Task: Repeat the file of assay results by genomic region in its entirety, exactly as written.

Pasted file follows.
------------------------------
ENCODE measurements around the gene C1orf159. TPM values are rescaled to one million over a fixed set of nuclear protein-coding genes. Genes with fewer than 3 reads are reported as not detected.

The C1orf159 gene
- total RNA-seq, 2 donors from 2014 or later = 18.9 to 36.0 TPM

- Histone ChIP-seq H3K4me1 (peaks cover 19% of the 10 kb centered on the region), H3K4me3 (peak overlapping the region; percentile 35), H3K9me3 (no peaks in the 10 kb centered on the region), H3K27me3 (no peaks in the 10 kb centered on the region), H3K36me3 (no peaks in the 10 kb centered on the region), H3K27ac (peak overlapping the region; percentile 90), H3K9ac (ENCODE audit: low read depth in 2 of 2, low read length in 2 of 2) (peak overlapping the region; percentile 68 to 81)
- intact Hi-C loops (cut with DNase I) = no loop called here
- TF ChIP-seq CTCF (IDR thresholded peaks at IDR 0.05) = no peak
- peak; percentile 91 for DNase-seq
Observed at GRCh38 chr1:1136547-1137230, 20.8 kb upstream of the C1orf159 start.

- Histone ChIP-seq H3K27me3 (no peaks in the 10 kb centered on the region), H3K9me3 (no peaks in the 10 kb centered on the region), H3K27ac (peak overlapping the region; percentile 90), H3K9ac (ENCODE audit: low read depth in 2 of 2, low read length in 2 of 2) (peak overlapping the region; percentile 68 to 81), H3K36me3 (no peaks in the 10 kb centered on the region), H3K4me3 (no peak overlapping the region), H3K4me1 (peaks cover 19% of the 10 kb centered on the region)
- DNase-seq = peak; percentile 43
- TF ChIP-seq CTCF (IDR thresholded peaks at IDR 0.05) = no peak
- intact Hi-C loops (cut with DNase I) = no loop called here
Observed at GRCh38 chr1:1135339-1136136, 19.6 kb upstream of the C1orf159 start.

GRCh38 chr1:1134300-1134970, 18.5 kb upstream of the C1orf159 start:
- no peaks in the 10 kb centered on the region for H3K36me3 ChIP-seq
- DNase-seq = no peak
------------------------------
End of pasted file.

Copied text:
ENCODE measurements around the gene C1orf159. TPM values are rescaled to one million over a fixed set of nuclear protein-coding genes. Genes with fewer than 3 reads are reported as not detected.

The C1orf159 gene
- total RNA-seq, 2 donors from 2014 or later = 18.9 to 36.0 TPM

- Histone ChIP-seq H3K4me1 (peaks cover 19% of the 10 kb centered on the region), H3K4me3 (peak overlapping the region; percentile 35), H3K9me3 (no peaks in the 10 kb centered on the region), H3K27me3 (no peaks in the 10 kb centered on the region), H3K36me3 (no peaks in the 10 kb centered on the region), H3K27ac (peak overlapping the region; percentile 90), H3K9ac (ENCODE audit: low read depth in 2 of 2, low read length in 2 of 2) (peak overlapping the region; percentile 68 to 81)
- intact Hi-C loops (cut with DNase I) = no loop called here
- TF ChIP-seq CTCF (IDR thresholded peaks at IDR 0.05) = no peak
- peak; percentile 91 for DNase-seq
Observed at GRCh38 chr1:1136547-1137230, 20.8 kb upstream of the C1orf159 start.

- Histone ChIP-seq H3K27me3 (no peaks in the 10 kb centered on the region), H3K9me3 (no peaks in the 10 kb centered on the region), H3K27ac (peak overlapping the region; percentile 90), H3K9ac (ENCODE audit: low read depth in 2 of 2, low read length in 2 of 2) (peak overlapping the region; percentile 68 to 81), H3K36me3 (no peaks in the 10 kb centered on the region), H3K4me3 (no peak overlapping the region), H3K4me1 (peaks cover 19% of the 10 kb centered on the region)
- DNase-seq = peak; percentile 43
- TF ChIP-seq CTCF (IDR thresholded peaks at IDR 0.05) = no peak
- intact Hi-C loops (cut with DNase I) = no loop called here
Observed at GRCh38 chr1:1135339-1136136, 19.6 kb upstream of the C1orf159 start.

GRCh38 chr1:1134300-1134970, 18.5 kb upstream of the C1orf159 start:
- no peaks in the 10 kb centered on the region for H3K36me3 ChIP-seq
- DNase-seq = no peak